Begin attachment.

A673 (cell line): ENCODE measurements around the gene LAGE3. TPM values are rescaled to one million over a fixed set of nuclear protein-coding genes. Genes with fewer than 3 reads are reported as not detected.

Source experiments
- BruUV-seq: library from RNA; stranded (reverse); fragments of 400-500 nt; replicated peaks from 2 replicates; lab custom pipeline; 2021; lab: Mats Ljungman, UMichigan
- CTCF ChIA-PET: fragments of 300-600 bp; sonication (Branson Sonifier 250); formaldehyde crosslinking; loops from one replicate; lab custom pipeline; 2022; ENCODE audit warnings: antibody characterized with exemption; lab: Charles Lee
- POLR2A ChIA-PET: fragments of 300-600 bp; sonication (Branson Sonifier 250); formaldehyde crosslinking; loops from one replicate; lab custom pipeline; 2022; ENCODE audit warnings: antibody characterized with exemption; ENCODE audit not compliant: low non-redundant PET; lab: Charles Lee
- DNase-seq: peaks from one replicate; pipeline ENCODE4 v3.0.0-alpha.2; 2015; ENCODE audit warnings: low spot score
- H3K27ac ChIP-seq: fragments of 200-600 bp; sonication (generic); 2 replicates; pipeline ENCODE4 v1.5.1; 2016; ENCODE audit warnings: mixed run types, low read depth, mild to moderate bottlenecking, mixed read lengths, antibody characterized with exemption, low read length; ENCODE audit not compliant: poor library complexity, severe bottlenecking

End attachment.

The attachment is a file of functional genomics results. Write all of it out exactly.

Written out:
A673 (cell line): ENCODE measurements around the gene LAGE3. TPM values are rescaled to one million over a fixed set of nuclear protein-coding genes. Genes with fewer than 3 reads are reported as not detected.

Source experiments
- BruUV-seq: library from RNA; stranded (reverse); fragments of 400-500 nt; replicated peaks from 2 replicates; lab custom pipeline; 2021; lab: Mats Ljungman, UMichigan
- CTCF ChIA-PET: fragments of 300-600 bp; sonication (Branson Sonifier 250); formaldehyde crosslinking; loops from one replicate; lab custom pipeline; 2022; ENCODE audit warnings: antibody characterized with exemption; lab: Charles Lee
- POLR2A ChIA-PET: fragments of 300-600 bp; sonication (Branson Sonifier 250); formaldehyde crosslinking; loops from one replicate; lab custom pipeline; 2022; ENCODE audit warnings: antibody characterized with exemption; ENCODE audit not compliant: low non-redundant PET; lab: Charles Lee
- DNase-seq: peaks from one replicate; pipeline ENCODE4 v3.0.0-alpha.2; 2015; ENCODE audit warnings: low spot score
- H3K27ac ChIP-seq: fragments of 200-600 bp; sonication (generic); 2 replicates; pipeline ENCODE4 v1.5.1; 2016; ENCODE audit warnings: mixed run types, low read depth, mild to moderate bottlenecking, mixed read lengths, antibody characterized with exemption, low read length; ENCODE audit not compliant: poor library complexity, severe bottlenecking